Use Case: AI Mitigates Railroad Intermodal Shutdown Effects
A colleague of mine in the railroad industry recently shared this article with me. As I was reading through, I came across this paragraph:
“As a result of CSXT interline intermodal service changes, Union Pacific is no longer able to offer a number of interline intermodal services to the eastern U.S. Due to the complexity of CSXT’s intermodal service changes, Union Pacific is providing a matrix to assist you in identifying any effects to your interline business with [us], as well as presenting adaptive solutions.
Now, this particular paragraph set me to thinking: How could Machine Learning and Predictive Analytics have helped Union Pacific to mitigate the effects of these service changes? Is there something that could have been done?
Predictive Analytics and Machine Learning live for complex intermodal service changes, and in fact could have alerted Union Pacific as to the possibility of this scenario occurring well before it occurred, and thus they would be able to provide more than a matrix to their customers, they would have been able to provide options.
How could AI have helped Union Pacific Railroad? Here’s how:
From the article:
“Intermodal accounts for 44% of CSX’s volume, but in 2017 its intermodal revenue per unit of $633 was the lowest of the railroad’s business units. In contrast, UP’s domestic intermodal business increased 7% in 2Q18, due chiefly to tight truckload capacity.”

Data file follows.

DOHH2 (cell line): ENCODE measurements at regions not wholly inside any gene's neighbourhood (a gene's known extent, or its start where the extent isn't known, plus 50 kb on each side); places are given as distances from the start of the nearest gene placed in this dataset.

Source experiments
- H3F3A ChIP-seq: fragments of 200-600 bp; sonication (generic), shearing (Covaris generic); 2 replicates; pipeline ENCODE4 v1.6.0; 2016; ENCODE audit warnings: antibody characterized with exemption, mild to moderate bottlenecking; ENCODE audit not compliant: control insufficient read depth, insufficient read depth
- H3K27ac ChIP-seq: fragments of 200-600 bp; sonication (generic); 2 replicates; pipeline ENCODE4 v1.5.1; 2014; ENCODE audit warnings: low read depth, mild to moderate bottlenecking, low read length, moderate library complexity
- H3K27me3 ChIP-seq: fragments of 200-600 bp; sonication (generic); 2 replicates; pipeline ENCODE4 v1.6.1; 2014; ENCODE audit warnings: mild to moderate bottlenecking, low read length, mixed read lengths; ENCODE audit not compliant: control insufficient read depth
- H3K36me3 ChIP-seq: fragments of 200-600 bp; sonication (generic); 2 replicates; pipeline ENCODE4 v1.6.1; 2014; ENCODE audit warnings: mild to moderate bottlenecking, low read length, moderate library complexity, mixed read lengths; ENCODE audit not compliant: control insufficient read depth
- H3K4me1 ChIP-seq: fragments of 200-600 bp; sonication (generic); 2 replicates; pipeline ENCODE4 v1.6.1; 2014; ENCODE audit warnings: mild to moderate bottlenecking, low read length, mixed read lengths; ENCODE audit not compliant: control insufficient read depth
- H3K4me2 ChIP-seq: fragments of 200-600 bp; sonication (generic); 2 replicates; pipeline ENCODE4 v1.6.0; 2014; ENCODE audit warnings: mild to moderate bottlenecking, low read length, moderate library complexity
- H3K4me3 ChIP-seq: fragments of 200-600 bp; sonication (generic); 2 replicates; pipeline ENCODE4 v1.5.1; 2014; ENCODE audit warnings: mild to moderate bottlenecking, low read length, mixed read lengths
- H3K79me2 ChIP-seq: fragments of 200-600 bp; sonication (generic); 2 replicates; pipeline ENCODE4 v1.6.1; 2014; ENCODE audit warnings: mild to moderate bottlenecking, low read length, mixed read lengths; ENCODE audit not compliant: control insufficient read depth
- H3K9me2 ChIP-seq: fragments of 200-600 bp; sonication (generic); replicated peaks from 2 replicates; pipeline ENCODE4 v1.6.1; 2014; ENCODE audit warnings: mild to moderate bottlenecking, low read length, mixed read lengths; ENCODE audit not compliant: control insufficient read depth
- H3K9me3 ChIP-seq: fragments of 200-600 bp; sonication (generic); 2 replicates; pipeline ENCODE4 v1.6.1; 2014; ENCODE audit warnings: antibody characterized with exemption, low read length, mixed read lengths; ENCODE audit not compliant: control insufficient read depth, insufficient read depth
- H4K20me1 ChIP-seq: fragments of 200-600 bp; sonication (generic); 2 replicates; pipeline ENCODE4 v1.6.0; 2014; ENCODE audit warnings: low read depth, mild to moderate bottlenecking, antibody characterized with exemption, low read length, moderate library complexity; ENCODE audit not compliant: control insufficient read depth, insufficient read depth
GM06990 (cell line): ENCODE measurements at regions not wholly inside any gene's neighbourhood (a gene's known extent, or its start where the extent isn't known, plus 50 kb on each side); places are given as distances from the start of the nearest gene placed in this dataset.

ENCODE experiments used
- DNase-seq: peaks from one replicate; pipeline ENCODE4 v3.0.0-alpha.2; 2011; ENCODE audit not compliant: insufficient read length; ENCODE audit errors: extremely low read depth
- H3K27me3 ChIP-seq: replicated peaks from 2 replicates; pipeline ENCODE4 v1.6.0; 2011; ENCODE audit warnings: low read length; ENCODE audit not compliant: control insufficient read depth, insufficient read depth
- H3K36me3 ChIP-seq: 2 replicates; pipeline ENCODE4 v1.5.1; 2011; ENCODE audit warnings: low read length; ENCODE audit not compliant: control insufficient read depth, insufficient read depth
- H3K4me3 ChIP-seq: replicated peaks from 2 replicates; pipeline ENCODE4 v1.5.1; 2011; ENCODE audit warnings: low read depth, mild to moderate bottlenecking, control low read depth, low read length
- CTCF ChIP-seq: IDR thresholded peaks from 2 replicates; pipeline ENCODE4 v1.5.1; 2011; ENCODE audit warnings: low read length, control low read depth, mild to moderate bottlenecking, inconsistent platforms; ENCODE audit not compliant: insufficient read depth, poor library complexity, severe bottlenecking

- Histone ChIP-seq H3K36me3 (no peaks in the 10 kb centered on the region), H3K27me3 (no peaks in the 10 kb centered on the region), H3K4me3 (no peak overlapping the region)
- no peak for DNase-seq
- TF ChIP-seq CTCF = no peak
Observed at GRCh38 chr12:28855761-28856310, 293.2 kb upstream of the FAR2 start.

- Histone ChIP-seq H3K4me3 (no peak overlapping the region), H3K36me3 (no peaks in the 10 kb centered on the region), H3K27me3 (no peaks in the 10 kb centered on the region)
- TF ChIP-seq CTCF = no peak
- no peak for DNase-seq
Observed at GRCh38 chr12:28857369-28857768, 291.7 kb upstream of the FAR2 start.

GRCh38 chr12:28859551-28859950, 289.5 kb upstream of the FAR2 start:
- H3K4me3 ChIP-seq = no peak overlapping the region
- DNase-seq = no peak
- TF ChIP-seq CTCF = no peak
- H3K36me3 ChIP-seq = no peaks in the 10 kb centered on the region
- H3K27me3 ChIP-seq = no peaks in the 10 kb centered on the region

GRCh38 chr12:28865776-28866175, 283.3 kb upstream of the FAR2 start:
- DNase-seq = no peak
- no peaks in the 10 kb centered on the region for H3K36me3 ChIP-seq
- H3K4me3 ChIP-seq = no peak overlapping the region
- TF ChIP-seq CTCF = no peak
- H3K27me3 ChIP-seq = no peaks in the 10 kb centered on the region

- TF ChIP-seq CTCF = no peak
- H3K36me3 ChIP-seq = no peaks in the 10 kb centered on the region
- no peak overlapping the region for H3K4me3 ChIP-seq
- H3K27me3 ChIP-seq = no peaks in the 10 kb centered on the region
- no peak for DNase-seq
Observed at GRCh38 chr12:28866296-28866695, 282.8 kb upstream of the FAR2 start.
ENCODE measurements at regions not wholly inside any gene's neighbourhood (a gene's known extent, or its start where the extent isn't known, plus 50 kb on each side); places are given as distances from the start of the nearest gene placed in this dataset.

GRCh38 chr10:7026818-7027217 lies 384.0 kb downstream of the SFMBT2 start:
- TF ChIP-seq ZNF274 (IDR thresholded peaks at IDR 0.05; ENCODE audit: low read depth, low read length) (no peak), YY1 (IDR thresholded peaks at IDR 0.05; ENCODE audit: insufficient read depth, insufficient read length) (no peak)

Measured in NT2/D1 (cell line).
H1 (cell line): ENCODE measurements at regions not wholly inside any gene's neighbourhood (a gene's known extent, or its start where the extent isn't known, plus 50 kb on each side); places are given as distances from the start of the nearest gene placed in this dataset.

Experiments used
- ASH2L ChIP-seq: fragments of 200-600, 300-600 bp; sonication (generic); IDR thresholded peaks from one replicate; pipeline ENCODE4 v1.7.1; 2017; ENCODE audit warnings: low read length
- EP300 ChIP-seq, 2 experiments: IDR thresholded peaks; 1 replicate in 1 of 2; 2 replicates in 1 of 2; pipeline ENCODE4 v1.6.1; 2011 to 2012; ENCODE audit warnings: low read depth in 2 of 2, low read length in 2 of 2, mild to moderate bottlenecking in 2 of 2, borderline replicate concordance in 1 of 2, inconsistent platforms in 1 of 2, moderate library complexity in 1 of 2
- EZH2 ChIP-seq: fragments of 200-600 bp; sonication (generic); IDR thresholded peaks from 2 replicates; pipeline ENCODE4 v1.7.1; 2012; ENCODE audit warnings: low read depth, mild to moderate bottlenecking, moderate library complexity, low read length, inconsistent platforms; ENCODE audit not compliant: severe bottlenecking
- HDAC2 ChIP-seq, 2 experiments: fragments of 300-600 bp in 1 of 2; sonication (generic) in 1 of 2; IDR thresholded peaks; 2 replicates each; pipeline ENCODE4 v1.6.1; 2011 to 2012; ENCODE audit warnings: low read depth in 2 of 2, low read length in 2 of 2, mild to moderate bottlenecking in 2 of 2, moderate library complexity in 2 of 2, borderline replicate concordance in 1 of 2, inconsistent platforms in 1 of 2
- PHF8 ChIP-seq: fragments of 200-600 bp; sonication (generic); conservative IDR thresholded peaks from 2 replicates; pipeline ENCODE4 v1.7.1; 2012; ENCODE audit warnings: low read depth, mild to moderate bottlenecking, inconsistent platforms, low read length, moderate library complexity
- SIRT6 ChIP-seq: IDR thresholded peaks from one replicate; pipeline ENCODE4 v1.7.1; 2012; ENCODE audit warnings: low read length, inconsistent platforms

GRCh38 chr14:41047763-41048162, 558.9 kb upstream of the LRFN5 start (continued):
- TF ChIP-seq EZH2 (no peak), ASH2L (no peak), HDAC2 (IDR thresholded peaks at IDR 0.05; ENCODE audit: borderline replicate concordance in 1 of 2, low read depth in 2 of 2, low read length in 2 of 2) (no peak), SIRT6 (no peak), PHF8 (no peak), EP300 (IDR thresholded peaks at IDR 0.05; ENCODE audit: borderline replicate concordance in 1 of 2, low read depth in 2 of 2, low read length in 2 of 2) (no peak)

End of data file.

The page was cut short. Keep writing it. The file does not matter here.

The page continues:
This type of scenario is actually a textbook case on how ML/PA can work for you to avert awkward moments with your client. On the historical side of things, a process could be monitoring the usage of various intermodal facilities. CSX made a decision that was driven by profit — in this case flat revenue, and that is something that is relatively easy to detect. Thus a system could have been tracking this usage over time and comparing that with Union Pacific’s usage. A decline in business units at CSX intermodal facilities versus an increase in intermodal business at Union Pacific? That’s a problem in the making, and relatively simple to determine. Once predicted, it could have taken two steps to mitigate future disruption:
- Realizing the increasing historical discrepancy, the system could have alerted Union Pacific so they would have been aware that the possibility for service changes may exist. Further, it could continue to monitor the various intermodal schedules to predict exactly which routes may be affected, and to what extent. It would accomplish this using scheduling data and manifests from the various centers of operation.
- On the future side of things, the system could start running scenarios to determine the best options for moving forward. It could seek out alternate modes of transport, transfer facilities. In the absence of existing facilities, it could determine the ROI of purchasing commercial real estate to fulfill service requirements. It could seek out new supply-chain partners and simulate negotiations to determine the most cost-effective pathways forward. The system would then be able to present these various options to department heads as the problem became more apparent. By the time it would actually manifest, alternatives and/or replacements would already be waiting in the queue.
Then, when the actual end-of-life dates arrived, Union Pacific would be ready with new intermodal solutions to the service changes.